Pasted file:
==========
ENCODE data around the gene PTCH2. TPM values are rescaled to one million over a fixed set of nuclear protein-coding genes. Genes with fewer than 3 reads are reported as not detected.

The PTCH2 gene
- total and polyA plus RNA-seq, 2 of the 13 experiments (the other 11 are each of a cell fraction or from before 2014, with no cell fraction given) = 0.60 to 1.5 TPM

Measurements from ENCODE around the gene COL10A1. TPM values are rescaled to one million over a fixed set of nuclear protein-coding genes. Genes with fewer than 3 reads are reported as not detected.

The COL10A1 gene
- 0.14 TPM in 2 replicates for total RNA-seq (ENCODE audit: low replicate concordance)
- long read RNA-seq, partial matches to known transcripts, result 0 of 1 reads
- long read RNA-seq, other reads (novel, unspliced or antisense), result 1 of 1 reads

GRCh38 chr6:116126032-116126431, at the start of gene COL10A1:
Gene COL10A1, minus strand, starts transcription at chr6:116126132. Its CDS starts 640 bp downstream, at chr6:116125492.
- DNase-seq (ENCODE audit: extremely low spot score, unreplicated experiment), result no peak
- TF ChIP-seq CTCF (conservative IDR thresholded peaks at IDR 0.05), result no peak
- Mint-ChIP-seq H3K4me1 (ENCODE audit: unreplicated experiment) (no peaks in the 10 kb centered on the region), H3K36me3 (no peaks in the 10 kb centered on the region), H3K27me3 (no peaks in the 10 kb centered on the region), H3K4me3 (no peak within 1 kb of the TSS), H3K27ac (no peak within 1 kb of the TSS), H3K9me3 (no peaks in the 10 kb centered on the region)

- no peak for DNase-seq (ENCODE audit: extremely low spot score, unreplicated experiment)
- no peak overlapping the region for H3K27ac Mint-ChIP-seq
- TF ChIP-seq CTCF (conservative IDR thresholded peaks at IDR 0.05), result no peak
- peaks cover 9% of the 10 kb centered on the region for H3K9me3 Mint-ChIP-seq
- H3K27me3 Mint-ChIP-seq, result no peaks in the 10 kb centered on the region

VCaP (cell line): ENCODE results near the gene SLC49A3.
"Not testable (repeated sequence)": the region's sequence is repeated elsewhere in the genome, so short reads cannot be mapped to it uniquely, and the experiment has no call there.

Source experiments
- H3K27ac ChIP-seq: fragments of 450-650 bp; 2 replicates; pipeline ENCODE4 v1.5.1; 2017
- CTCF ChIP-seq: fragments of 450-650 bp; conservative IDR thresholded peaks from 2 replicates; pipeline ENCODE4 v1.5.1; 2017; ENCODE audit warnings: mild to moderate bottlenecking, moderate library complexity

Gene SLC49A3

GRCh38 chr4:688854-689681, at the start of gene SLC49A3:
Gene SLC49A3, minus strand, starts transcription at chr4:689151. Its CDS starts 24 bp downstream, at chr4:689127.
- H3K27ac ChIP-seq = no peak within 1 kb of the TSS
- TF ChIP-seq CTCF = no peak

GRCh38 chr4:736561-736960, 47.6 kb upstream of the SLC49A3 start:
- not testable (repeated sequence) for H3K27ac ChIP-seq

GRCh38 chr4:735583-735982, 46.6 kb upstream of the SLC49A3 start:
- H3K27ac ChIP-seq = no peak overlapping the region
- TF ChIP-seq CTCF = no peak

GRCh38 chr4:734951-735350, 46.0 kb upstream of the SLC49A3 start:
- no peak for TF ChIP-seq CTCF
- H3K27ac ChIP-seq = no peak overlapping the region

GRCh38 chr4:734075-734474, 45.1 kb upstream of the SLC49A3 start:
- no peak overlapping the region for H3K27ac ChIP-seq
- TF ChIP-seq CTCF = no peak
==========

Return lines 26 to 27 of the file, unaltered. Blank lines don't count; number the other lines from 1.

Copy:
Gene SLC49A3, minus strand, starts transcription at chr4:689151. Its CDS starts 24 bp downstream, at chr4:689127.
- H3K27ac ChIP-seq = no peak within 1 kb of the TSS